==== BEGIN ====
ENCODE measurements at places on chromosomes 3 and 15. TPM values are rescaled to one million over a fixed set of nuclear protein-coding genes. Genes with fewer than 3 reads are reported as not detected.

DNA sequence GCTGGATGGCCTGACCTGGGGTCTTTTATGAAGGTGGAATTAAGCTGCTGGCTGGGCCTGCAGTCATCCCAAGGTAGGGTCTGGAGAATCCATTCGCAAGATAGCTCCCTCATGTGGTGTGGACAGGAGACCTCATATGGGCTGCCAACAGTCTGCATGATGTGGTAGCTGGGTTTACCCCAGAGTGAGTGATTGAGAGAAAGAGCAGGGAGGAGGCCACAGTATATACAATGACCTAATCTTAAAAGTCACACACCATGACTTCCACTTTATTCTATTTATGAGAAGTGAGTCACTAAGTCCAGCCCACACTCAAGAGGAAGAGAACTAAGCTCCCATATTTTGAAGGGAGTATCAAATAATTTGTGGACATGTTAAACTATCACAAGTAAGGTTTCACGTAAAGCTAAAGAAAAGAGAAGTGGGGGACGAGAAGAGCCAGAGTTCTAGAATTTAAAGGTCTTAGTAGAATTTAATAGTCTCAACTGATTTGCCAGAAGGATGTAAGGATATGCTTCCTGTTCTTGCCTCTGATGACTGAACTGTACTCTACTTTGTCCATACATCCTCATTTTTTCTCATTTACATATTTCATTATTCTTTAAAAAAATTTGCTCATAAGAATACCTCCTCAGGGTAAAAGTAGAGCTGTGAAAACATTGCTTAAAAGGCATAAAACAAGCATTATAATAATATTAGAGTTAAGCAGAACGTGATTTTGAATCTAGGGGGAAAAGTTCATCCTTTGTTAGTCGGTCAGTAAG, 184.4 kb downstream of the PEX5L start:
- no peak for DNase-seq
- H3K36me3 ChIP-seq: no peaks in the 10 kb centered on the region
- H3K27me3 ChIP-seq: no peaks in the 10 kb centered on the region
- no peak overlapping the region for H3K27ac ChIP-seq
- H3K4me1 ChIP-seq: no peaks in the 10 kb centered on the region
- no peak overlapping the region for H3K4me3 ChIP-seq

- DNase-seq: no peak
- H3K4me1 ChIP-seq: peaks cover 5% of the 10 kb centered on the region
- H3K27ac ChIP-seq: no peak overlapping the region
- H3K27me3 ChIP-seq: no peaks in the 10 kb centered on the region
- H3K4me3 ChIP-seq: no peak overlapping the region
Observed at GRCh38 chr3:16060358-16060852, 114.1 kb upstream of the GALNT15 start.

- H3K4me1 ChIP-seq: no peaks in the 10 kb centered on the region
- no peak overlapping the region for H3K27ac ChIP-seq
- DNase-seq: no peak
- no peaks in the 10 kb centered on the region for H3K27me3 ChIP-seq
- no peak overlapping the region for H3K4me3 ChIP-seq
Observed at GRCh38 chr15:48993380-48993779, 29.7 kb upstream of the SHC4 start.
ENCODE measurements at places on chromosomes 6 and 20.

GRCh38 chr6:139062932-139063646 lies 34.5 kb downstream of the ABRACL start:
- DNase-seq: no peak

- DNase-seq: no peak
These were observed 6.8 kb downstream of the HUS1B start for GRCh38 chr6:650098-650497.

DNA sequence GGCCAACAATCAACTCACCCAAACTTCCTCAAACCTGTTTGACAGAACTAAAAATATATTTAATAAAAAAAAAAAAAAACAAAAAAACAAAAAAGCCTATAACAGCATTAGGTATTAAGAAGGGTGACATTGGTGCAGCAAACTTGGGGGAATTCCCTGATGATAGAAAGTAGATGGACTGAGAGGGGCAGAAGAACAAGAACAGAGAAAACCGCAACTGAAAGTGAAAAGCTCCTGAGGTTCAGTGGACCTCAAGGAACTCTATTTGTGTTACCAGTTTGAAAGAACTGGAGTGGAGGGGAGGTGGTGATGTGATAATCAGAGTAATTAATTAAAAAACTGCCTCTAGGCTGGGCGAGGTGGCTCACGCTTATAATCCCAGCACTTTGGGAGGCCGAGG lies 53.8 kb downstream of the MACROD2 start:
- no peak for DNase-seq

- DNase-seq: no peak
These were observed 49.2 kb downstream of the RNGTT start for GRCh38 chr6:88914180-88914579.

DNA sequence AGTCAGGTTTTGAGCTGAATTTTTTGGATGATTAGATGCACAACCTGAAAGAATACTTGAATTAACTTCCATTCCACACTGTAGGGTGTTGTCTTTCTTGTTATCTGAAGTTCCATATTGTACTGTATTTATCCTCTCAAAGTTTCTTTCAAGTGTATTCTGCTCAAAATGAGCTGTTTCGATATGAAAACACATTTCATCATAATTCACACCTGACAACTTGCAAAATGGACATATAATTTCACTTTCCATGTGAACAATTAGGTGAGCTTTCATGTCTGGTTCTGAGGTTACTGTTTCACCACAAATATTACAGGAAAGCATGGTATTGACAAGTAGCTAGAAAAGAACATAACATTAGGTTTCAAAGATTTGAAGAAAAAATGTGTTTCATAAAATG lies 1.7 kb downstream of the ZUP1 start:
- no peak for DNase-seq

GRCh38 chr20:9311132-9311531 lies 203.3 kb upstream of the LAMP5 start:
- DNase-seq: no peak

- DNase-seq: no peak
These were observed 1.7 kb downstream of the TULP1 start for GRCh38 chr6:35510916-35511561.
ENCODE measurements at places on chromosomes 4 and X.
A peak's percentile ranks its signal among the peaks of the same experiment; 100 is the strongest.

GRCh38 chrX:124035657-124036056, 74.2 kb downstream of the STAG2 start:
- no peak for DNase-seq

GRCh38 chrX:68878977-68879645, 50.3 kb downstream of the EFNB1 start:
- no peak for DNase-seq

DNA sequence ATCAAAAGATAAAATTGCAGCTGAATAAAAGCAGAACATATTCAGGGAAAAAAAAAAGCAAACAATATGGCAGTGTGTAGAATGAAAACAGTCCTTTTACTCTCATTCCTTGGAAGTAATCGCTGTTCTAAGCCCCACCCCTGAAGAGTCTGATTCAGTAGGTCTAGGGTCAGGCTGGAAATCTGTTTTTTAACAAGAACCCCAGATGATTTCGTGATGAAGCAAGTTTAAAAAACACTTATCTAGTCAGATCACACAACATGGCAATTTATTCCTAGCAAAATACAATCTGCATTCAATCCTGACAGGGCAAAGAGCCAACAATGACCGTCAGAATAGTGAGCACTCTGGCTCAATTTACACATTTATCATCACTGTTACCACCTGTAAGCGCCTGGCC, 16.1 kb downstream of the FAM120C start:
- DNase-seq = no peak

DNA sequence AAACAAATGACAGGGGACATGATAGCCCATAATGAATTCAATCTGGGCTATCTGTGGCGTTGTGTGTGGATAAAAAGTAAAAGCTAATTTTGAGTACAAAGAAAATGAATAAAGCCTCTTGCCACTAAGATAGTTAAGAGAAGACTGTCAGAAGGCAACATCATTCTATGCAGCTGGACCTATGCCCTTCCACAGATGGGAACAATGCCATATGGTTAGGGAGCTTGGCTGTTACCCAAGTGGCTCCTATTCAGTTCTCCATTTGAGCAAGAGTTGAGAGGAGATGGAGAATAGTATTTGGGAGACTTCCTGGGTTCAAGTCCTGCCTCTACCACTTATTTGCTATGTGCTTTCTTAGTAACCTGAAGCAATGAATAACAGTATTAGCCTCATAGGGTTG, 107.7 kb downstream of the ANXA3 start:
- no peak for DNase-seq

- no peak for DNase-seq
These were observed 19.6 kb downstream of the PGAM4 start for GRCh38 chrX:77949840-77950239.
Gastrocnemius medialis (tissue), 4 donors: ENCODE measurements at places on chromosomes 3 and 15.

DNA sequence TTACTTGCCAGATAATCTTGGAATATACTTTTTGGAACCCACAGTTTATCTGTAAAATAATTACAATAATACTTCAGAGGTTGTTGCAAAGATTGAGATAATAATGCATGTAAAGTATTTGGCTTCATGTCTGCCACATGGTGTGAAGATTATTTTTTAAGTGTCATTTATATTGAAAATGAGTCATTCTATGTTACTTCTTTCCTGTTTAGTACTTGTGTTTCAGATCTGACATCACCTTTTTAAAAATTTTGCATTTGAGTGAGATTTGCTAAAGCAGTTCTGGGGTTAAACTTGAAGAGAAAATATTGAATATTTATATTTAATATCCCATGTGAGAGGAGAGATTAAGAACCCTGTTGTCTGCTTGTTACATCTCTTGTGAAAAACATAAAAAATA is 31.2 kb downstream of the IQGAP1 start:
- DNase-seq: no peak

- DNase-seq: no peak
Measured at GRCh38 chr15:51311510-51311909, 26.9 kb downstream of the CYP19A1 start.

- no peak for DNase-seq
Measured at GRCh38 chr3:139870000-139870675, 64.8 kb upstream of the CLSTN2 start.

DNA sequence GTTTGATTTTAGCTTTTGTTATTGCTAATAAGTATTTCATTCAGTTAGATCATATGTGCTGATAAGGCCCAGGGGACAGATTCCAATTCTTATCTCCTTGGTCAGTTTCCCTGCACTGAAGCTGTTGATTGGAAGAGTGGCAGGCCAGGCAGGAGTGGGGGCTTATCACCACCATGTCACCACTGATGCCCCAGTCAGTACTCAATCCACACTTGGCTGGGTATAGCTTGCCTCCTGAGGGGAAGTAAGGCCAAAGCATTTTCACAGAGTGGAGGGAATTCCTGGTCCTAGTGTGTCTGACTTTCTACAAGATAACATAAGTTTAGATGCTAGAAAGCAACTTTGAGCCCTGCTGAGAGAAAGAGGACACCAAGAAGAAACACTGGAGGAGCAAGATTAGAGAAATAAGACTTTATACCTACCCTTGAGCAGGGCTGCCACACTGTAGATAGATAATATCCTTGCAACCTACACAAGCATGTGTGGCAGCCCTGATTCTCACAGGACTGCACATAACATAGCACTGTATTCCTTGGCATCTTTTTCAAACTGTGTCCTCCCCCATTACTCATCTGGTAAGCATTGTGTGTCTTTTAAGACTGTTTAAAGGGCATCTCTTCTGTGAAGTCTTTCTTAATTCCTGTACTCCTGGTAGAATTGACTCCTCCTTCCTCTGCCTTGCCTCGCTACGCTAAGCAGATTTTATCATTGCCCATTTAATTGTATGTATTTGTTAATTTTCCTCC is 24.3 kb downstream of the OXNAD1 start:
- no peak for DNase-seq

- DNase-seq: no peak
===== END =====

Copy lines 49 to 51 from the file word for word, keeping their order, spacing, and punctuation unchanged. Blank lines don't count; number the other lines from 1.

DNA sequence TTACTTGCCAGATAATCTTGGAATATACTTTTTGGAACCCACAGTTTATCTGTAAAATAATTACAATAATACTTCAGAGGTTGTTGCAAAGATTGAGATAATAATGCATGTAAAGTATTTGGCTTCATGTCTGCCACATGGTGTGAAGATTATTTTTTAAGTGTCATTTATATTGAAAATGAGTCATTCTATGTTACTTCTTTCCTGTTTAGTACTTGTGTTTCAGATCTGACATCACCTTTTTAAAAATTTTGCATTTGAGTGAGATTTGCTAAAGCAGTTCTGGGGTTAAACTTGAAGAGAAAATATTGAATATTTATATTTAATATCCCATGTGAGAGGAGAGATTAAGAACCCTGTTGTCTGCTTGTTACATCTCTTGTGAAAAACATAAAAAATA is 31.2 kb downstream of the IQGAP1 start:
- DNase-seq: no peak

- DNase-seq: no peak